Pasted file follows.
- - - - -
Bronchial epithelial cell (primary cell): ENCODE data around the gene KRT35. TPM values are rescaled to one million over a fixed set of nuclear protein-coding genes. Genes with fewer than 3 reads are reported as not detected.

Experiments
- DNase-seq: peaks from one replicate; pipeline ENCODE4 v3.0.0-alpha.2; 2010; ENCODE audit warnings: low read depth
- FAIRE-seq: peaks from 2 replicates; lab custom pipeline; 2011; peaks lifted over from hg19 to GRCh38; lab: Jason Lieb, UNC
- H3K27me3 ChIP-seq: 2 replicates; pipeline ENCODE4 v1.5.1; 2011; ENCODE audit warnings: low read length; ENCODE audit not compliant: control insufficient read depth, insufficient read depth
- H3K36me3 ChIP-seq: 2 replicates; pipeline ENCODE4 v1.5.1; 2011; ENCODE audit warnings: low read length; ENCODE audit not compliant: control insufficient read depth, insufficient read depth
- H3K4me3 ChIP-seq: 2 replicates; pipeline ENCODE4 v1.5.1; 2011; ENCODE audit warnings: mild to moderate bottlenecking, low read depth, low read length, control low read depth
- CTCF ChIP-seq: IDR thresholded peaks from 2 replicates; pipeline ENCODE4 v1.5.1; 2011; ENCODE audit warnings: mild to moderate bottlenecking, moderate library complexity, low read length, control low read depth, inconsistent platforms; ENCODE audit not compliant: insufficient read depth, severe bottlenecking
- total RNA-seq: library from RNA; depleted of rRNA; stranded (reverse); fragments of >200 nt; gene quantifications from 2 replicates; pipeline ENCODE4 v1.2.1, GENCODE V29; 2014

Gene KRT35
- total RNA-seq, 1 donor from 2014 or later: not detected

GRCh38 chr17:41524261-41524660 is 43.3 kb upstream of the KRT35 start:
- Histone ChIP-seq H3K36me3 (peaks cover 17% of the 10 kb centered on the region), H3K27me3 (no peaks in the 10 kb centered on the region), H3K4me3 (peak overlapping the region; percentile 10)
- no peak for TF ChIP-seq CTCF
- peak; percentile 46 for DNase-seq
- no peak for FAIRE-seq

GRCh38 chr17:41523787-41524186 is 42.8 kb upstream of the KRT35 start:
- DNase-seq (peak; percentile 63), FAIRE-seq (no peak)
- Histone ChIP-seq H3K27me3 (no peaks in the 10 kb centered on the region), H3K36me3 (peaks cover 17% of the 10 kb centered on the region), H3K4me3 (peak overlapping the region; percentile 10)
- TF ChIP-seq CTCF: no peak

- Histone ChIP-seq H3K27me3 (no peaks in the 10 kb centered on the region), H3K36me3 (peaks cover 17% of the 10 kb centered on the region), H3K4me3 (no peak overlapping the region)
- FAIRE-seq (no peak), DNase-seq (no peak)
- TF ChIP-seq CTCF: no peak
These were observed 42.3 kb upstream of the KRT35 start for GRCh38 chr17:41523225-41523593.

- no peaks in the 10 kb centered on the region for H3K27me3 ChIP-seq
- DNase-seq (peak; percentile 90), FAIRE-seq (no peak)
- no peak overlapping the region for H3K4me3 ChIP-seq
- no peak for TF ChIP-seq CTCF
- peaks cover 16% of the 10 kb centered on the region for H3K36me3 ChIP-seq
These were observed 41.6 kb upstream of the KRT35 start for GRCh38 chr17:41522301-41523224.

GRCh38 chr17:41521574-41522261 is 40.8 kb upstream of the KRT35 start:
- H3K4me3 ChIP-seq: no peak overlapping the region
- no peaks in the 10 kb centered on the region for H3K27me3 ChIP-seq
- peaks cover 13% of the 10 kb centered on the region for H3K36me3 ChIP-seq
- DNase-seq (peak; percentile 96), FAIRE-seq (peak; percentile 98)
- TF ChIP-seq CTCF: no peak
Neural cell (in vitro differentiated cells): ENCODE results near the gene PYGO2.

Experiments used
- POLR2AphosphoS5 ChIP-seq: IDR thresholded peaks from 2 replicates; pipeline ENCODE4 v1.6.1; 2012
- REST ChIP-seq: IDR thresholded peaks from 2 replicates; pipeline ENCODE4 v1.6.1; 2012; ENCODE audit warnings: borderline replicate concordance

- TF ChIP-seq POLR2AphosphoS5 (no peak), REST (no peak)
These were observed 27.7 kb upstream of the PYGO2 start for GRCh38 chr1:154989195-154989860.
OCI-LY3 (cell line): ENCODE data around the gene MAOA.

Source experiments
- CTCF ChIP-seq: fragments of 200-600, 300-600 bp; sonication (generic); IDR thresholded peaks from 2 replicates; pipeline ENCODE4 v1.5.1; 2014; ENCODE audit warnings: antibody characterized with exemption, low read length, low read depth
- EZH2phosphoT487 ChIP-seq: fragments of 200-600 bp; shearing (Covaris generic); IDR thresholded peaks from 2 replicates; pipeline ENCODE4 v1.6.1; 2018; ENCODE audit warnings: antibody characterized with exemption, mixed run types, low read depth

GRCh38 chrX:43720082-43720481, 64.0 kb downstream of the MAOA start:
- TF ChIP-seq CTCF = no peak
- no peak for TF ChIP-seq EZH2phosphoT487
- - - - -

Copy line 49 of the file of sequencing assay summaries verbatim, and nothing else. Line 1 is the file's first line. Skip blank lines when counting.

- no peak for TF ChIP-seq EZH2phosphoT487